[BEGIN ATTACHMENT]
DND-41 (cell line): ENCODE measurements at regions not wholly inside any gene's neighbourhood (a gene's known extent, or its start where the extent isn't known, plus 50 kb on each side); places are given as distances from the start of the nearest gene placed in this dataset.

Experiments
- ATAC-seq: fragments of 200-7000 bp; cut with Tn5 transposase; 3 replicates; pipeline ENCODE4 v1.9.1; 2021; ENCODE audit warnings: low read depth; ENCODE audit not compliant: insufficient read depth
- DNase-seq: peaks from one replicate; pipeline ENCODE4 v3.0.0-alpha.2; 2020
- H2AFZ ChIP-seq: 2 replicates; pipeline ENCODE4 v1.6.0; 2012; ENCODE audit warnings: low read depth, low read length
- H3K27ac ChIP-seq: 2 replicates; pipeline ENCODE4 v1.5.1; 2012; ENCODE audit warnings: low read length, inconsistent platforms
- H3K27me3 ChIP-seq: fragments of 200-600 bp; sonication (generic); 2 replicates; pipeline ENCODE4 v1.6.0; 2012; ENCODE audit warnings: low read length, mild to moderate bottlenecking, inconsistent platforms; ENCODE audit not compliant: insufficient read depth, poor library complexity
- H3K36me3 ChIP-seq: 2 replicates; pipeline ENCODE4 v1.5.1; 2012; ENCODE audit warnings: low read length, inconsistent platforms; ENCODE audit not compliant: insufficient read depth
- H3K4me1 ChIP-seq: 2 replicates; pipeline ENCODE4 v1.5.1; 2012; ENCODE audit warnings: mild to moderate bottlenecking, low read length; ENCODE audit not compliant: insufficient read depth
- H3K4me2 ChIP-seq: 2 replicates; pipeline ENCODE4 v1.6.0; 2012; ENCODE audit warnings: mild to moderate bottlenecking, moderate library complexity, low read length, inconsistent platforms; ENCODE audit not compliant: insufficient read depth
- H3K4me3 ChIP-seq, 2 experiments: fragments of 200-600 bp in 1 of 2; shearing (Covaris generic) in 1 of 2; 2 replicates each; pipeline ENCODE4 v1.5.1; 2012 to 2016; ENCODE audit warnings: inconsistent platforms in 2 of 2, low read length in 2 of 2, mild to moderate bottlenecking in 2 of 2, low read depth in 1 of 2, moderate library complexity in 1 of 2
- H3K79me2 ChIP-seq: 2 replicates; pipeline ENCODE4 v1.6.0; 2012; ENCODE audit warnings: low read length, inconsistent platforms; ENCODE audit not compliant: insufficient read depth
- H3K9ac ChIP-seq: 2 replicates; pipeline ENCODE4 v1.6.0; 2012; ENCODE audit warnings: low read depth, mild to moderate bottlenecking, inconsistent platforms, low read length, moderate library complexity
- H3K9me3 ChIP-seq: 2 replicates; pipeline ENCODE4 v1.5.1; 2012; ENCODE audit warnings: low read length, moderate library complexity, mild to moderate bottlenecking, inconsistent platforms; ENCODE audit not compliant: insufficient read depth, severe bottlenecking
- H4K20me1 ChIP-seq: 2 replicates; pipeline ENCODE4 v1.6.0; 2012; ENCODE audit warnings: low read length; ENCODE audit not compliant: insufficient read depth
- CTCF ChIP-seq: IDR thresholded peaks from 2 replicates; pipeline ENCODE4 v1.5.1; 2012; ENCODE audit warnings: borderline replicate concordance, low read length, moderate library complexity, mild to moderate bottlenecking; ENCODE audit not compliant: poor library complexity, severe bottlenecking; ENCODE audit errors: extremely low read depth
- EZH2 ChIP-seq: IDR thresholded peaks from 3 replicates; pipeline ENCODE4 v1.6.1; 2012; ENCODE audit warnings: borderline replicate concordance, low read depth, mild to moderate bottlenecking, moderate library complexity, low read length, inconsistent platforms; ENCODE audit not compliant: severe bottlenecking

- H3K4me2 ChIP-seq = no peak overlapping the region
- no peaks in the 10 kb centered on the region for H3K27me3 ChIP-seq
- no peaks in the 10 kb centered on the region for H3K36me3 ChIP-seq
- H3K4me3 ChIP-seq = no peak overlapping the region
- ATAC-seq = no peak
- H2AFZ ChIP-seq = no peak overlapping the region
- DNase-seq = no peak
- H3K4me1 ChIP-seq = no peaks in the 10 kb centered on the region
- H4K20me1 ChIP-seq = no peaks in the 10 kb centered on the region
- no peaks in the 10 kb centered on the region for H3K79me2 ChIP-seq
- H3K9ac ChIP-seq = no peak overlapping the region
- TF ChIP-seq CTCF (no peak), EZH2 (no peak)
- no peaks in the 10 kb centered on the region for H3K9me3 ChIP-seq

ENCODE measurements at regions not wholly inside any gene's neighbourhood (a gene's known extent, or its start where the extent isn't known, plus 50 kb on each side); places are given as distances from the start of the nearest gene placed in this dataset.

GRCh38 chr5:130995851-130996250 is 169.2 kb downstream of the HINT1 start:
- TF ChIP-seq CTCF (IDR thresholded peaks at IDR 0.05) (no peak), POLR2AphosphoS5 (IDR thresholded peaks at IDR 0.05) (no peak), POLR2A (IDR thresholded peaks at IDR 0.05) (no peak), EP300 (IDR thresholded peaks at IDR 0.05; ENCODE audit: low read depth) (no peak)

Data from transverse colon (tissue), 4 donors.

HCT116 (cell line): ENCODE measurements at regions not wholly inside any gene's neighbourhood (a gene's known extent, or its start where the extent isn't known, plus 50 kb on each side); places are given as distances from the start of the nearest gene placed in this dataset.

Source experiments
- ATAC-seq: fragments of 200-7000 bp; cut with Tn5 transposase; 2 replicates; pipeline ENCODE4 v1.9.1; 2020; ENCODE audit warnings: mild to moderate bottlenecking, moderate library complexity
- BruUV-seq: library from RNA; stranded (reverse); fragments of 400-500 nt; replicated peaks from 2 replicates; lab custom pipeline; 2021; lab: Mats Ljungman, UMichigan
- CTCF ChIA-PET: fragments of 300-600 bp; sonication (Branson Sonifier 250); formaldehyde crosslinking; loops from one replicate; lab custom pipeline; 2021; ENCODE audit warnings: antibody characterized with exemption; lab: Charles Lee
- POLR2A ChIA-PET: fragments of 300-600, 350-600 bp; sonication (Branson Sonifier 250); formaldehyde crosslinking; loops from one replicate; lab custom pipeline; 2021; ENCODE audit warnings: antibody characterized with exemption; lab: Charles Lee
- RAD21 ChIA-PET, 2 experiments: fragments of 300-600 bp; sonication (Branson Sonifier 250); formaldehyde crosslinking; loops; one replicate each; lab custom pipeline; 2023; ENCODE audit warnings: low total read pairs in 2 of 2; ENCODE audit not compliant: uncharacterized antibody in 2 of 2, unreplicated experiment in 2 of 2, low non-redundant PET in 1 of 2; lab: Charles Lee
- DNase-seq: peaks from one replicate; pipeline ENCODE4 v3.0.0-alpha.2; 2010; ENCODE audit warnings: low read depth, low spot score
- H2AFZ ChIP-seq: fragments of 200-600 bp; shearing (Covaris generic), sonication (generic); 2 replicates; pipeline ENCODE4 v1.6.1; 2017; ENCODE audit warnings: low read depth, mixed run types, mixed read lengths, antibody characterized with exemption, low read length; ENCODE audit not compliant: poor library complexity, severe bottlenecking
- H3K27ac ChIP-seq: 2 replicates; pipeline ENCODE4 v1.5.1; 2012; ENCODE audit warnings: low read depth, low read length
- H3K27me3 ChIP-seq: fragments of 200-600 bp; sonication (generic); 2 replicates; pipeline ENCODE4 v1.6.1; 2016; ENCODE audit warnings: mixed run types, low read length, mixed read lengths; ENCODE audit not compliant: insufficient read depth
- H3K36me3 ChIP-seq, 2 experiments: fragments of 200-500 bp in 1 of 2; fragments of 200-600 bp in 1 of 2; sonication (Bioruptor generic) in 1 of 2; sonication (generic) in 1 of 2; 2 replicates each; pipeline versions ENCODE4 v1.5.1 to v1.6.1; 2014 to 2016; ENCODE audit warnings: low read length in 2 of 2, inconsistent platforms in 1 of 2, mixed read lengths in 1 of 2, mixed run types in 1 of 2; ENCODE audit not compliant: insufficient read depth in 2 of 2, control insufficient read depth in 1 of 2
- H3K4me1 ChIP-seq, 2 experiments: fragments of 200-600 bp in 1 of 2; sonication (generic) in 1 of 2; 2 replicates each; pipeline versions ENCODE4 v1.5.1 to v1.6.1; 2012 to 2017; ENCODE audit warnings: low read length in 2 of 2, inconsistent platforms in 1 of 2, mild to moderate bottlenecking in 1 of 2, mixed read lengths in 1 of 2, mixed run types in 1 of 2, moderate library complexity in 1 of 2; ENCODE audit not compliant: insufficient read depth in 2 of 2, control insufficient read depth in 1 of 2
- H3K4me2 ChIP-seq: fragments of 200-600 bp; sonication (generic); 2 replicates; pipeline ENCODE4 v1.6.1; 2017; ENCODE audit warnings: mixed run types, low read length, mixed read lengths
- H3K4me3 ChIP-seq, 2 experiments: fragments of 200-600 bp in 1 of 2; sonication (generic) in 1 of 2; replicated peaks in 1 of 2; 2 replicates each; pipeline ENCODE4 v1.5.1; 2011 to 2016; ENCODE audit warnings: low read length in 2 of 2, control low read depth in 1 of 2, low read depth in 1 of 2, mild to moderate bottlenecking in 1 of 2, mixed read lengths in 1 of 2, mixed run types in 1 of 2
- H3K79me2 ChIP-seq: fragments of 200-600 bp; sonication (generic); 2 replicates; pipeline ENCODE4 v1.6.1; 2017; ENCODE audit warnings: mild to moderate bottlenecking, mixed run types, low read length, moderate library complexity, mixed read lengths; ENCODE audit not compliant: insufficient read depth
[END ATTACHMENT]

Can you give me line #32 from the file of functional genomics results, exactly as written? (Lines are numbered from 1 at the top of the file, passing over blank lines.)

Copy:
GRCh38 chr5:130995851-130996250 is 169.2 kb downstream of the HINT1 start: